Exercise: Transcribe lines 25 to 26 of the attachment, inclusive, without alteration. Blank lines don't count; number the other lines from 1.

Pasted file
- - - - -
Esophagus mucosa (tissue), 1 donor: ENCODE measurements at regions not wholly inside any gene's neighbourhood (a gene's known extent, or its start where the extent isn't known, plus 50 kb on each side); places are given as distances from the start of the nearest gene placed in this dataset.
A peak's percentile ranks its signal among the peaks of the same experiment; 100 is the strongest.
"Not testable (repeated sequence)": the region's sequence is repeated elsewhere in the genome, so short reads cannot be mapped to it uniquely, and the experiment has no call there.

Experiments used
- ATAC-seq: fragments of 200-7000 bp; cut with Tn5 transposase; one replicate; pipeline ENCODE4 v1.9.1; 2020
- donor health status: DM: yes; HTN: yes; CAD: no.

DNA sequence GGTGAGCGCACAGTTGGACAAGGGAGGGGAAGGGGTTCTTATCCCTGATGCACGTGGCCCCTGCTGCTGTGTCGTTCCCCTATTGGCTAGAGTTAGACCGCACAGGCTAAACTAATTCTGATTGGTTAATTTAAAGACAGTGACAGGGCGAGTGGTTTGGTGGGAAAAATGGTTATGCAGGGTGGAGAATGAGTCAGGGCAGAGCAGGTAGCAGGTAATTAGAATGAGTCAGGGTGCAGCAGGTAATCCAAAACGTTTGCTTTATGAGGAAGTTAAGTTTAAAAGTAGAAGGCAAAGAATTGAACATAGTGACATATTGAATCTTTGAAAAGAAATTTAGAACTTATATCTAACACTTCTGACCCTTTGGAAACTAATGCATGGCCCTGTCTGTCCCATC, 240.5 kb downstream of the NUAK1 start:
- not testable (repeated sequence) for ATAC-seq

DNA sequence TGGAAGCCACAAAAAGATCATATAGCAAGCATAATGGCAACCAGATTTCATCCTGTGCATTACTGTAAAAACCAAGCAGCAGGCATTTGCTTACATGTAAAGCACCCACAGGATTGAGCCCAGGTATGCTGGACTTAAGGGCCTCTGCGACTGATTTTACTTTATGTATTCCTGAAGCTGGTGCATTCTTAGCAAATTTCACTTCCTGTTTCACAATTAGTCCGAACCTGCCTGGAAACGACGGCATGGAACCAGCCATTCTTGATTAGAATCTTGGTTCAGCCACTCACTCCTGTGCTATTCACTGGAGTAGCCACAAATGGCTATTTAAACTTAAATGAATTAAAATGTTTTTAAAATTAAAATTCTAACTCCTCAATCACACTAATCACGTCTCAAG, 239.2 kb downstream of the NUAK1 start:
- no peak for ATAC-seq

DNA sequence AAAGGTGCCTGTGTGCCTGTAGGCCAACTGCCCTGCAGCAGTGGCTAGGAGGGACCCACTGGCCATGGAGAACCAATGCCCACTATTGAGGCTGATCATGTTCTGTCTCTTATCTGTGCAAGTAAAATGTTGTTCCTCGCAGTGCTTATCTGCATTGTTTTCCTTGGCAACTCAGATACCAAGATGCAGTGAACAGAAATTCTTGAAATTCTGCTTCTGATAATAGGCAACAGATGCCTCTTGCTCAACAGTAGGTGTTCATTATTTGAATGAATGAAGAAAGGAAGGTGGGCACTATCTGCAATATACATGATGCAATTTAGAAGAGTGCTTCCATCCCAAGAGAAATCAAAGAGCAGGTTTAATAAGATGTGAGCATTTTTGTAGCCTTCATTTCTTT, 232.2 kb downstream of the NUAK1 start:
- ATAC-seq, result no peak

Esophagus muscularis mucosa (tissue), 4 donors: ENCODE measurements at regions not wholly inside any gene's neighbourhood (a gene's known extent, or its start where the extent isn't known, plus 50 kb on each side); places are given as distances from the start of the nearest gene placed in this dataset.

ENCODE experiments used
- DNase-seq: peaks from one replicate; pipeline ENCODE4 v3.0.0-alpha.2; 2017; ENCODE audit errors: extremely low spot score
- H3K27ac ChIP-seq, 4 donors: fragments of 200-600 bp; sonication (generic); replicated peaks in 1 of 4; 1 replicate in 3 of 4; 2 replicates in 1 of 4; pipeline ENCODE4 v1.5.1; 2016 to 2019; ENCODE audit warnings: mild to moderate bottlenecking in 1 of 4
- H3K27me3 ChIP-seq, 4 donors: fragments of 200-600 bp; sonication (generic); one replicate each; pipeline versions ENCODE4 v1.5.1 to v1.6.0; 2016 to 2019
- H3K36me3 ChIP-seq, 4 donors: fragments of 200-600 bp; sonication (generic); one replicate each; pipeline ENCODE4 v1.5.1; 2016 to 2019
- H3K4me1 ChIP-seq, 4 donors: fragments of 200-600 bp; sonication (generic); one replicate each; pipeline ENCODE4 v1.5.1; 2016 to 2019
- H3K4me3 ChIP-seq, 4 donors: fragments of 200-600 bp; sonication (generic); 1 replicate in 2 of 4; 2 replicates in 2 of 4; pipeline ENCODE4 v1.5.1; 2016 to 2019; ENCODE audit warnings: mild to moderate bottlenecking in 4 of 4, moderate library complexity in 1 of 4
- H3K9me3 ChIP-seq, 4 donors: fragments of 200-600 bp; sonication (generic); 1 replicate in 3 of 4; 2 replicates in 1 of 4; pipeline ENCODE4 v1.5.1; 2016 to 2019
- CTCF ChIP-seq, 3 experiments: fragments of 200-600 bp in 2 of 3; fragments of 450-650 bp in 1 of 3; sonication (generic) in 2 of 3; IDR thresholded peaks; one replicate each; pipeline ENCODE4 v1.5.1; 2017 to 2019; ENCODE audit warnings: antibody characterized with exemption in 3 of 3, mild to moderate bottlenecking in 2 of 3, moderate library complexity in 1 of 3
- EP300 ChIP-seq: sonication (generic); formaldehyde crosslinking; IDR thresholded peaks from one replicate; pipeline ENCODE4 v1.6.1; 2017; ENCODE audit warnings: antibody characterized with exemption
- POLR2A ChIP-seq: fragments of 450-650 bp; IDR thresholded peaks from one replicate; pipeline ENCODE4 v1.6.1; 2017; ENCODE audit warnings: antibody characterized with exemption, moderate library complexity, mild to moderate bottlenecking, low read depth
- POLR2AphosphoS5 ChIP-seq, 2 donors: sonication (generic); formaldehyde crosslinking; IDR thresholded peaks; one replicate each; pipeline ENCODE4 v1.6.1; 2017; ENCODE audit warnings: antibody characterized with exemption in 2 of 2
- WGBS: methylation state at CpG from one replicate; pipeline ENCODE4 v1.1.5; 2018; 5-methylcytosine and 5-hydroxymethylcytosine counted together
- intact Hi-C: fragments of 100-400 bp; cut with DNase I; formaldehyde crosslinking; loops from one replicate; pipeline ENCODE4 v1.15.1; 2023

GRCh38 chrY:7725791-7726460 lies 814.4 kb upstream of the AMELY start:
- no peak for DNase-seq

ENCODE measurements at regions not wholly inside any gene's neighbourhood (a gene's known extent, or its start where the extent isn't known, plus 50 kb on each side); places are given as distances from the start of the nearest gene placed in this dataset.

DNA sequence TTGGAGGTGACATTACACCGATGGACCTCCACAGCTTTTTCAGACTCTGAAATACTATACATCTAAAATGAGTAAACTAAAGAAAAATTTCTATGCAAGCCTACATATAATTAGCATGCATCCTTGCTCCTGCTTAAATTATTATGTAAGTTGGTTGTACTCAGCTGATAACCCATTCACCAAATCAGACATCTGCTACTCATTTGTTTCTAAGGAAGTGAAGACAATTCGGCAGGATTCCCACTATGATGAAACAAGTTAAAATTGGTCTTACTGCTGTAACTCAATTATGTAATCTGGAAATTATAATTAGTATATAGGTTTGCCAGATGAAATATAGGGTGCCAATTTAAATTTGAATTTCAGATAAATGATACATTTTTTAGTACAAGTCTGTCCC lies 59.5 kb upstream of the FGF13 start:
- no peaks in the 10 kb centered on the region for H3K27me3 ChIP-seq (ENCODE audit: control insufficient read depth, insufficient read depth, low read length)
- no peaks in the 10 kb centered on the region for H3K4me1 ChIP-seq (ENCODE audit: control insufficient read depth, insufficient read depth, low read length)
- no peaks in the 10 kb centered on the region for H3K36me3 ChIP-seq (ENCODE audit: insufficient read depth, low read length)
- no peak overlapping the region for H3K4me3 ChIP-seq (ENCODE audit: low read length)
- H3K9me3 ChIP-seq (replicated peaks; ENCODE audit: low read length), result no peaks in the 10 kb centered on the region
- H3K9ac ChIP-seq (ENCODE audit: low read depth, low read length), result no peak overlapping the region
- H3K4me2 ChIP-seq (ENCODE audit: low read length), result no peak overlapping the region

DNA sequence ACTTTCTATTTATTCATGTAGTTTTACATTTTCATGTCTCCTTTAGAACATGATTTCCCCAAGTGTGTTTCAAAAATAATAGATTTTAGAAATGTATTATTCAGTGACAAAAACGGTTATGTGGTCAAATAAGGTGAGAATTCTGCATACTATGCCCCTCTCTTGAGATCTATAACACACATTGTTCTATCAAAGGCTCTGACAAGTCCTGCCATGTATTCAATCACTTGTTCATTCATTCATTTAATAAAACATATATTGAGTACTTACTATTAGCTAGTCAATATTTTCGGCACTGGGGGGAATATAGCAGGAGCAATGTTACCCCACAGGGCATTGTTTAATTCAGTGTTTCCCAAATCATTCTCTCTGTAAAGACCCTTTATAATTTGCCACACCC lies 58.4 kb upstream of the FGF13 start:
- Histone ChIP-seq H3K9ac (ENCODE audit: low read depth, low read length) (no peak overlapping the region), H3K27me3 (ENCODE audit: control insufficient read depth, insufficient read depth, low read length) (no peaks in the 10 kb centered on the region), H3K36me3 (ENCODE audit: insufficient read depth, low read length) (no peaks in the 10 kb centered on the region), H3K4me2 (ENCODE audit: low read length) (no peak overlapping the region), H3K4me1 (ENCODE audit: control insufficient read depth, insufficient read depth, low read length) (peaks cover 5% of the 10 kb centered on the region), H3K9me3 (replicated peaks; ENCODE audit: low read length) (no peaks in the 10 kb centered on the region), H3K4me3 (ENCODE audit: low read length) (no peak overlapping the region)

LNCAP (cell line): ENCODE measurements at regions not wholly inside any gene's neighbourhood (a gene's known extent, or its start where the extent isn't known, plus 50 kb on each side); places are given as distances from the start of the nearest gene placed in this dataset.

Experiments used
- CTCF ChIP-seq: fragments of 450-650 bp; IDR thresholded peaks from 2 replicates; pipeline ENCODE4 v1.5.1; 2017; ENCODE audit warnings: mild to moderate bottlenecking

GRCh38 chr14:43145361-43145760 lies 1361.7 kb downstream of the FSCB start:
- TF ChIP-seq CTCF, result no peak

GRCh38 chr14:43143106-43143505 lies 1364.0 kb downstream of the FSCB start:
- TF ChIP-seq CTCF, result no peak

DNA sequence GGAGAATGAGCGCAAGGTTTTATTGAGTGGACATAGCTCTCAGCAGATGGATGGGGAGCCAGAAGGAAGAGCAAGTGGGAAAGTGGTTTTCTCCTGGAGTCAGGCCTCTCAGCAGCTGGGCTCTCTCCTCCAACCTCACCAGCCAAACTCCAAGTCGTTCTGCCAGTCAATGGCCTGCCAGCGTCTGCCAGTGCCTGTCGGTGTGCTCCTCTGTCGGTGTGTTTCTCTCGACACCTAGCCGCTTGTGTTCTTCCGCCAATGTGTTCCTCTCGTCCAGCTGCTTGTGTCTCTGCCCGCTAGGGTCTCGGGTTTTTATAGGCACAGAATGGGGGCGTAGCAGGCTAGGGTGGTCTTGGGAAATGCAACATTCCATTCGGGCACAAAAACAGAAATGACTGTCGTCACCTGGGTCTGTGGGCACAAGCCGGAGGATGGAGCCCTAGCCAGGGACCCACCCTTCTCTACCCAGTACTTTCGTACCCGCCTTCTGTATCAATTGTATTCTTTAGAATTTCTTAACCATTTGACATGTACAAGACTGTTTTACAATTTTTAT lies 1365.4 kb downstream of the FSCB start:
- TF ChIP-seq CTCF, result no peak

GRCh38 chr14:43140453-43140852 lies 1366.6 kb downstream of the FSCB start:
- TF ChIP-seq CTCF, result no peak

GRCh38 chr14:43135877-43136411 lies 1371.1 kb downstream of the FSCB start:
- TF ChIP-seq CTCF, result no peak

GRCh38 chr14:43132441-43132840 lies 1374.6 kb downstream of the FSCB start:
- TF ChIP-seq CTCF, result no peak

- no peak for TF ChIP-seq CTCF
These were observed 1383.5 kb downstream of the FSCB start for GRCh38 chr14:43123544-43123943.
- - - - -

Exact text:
- POLR2AphosphoS5 ChIP-seq, 2 donors: sonication (generic); formaldehyde crosslinking; IDR thresholded peaks; one replicate each; pipeline ENCODE4 v1.6.1; 2017; ENCODE audit warnings: antibody characterized with exemption in 2 of 2
- WGBS: methylation state at CpG from one replicate; pipeline ENCODE4 v1.1.5; 2018; 5-methylcytosine and 5-hydroxymethylcytosine counted together